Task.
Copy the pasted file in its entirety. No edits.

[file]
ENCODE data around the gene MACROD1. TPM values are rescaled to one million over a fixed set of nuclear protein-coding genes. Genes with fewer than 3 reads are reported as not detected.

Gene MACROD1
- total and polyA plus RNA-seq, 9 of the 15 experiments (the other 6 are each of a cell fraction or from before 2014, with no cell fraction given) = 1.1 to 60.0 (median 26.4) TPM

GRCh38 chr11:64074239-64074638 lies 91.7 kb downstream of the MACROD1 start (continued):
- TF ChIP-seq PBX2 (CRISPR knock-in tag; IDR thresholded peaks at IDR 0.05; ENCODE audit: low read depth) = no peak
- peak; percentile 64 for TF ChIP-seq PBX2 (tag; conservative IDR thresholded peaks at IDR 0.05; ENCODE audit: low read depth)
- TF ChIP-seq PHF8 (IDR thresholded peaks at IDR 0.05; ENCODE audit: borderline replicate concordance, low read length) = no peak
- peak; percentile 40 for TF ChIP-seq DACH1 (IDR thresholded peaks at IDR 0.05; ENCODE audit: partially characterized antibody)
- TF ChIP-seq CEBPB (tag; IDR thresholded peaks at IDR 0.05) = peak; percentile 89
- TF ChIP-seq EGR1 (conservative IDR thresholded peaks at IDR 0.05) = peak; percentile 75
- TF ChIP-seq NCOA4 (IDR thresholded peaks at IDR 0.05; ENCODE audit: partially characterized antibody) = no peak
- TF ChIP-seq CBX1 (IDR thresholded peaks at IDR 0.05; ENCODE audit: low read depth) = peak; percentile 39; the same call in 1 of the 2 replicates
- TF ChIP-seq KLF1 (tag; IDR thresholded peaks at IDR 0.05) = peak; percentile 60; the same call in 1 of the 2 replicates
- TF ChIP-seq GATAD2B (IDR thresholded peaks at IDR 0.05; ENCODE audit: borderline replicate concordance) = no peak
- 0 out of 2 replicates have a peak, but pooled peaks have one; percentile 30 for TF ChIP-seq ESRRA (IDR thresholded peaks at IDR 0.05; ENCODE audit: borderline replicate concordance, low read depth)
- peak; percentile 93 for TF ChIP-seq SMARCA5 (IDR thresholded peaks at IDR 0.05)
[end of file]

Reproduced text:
ENCODE data around the gene MACROD1. TPM values are rescaled to one million over a fixed set of nuclear protein-coding genes. Genes with fewer than 3 reads are reported as not detected.

Gene MACROD1
- total and polyA plus RNA-seq, 9 of the 15 experiments (the other 6 are each of a cell fraction or from before 2014, with no cell fraction given) = 1.1 to 60.0 (median 26.4) TPM

GRCh38 chr11:64074239-64074638 lies 91.7 kb downstream of the MACROD1 start (continued):
- TF ChIP-seq PBX2 (CRISPR knock-in tag; IDR thresholded peaks at IDR 0.05; ENCODE audit: low read depth) = no peak
- peak; percentile 64 for TF ChIP-seq PBX2 (tag; conservative IDR thresholded peaks at IDR 0.05; ENCODE audit: low read depth)
- TF ChIP-seq PHF8 (IDR thresholded peaks at IDR 0.05; ENCODE audit: borderline replicate concordance, low read length) = no peak
- peak; percentile 40 for TF ChIP-seq DACH1 (IDR thresholded peaks at IDR 0.05; ENCODE audit: partially characterized antibody)
- TF ChIP-seq CEBPB (tag; IDR thresholded peaks at IDR 0.05) = peak; percentile 89
- TF ChIP-seq EGR1 (conservative IDR thresholded peaks at IDR 0.05) = peak; percentile 75
- TF ChIP-seq NCOA4 (IDR thresholded peaks at IDR 0.05; ENCODE audit: partially characterized antibody) = no peak
- TF ChIP-seq CBX1 (IDR thresholded peaks at IDR 0.05; ENCODE audit: low read depth) = peak; percentile 39; the same call in 1 of the 2 replicates
- TF ChIP-seq KLF1 (tag; IDR thresholded peaks at IDR 0.05) = peak; percentile 60; the same call in 1 of the 2 replicates
- TF ChIP-seq GATAD2B (IDR thresholded peaks at IDR 0.05; ENCODE audit: borderline replicate concordance) = no peak
- 0 out of 2 replicates have a peak, but pooled peaks have one; percentile 30 for TF ChIP-seq ESRRA (IDR thresholded peaks at IDR 0.05; ENCODE audit: borderline replicate concordance, low read depth)
- peak; percentile 93 for TF ChIP-seq SMARCA5 (IDR thresholded peaks at IDR 0.05)